Eczema is a term used to describe various forms of dermatitis. Contact dermatitis is a specific type of disorder that causes irritation after the skin has been exposed to a particular substance. Contact dermatitis is further divided into two subtypes: irritant contact dermatitis and allergic contact dermatitis. Both present similar symptoms, but the mechanism triggering the response differs.
Irritant Contact Dermatitis
Irritant contact dermatitis is the most common form of dermatitis. It occurs after an individual has had direct physical contact with the irritating substance.
Symptoms may develop within a few hours, or one to two days after contact. It may also occur as a result of repeated, prolonged exposure. Some of the most common irritant substances include water, solvents, cleaning agents, lotions, cosmetics, soaps and shampoos. The oils found in some plants can also cause irritation.
Allergic Contact Dermatitis
Allergic contact dermatitis develops because the body's immune system reacts to the substance as an allergen. This type of dermatitis usually takes several years to develop; however, it is possible to become sensitized after only a few periods of exposure.
After sensitization, reactions to the irritating substance will appear in 48 hours or less. Thereafter, symptoms will always appear after contact, because it is not possible to eliminate an allergy. Generally, symptoms will become more severe with each episode of exposure.
Latex, topical antibiotics, nickel-plated jewelry, fabrics and cosmetics are some examples of products that may cause allergic contact dermatitis.
Symptoms of Contact Dermatitis
Depending upon the individual, symptoms can range from mild to severe. Touching the affected area will not cause it to spread to other areas of the body. Contact dermatitis will only affect substance contact areas. Symptoms usually manifest as:
- Small blisters or bumps
- Patchy or scaly appearance
- Appearance of severely cracked, dry skin
- Larger fluid-filled blisters
- Mild to moderate pain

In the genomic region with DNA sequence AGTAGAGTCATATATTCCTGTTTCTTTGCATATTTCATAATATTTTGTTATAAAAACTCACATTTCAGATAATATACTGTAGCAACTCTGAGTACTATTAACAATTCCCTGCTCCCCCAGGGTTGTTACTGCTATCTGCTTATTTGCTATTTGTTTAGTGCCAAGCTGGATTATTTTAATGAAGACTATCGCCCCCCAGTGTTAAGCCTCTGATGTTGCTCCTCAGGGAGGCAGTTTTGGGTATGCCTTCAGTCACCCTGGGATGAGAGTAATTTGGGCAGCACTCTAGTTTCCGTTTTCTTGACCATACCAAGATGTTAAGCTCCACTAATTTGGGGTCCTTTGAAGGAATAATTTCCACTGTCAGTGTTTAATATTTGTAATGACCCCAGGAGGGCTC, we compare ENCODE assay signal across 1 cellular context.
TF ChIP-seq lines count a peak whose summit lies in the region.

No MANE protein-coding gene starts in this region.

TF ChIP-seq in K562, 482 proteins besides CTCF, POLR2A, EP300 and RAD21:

Most mild cases of contact dermatitis will clear up without medical intervention, provided the individual avoids further contact with the irritating substances. Mild cases of irritant contact dermatitis may respond to over-the-counter hydrocortisone creams. Symptoms of allergic contact dermatitis may respond to over-the-counter antihistamines.
Individuals with severe or prolonged symptoms should consult with their physician. Eruptions that leave open wounds or seeping, broken blisters are prone to bacterial infections. A physician or dermatologist should examine conditions that are accompanied by uncomfortable and persistent itching. Intense, persistent itching can lead to a condition called neurodermatitis.
Neurodermatitis is a condition in which scratching makes the itching sensation more intense. This can also lead to infection, because the scratching tends to leave the open skin vulnerable to bacteria. If the irritating agent is unknown, the physician may order a patch test. Patches containing various substances are worn on the body for a couple of days. The doctor will look for any changes in the skin.
Identifying the substance may be difficult, as most people are exposed to many elements throughout the course of the day. Keeping a diary may assist in determining which substance is causing the irritation. If the substance cannot be avoided, it may help to wear gloves when handling the irritant.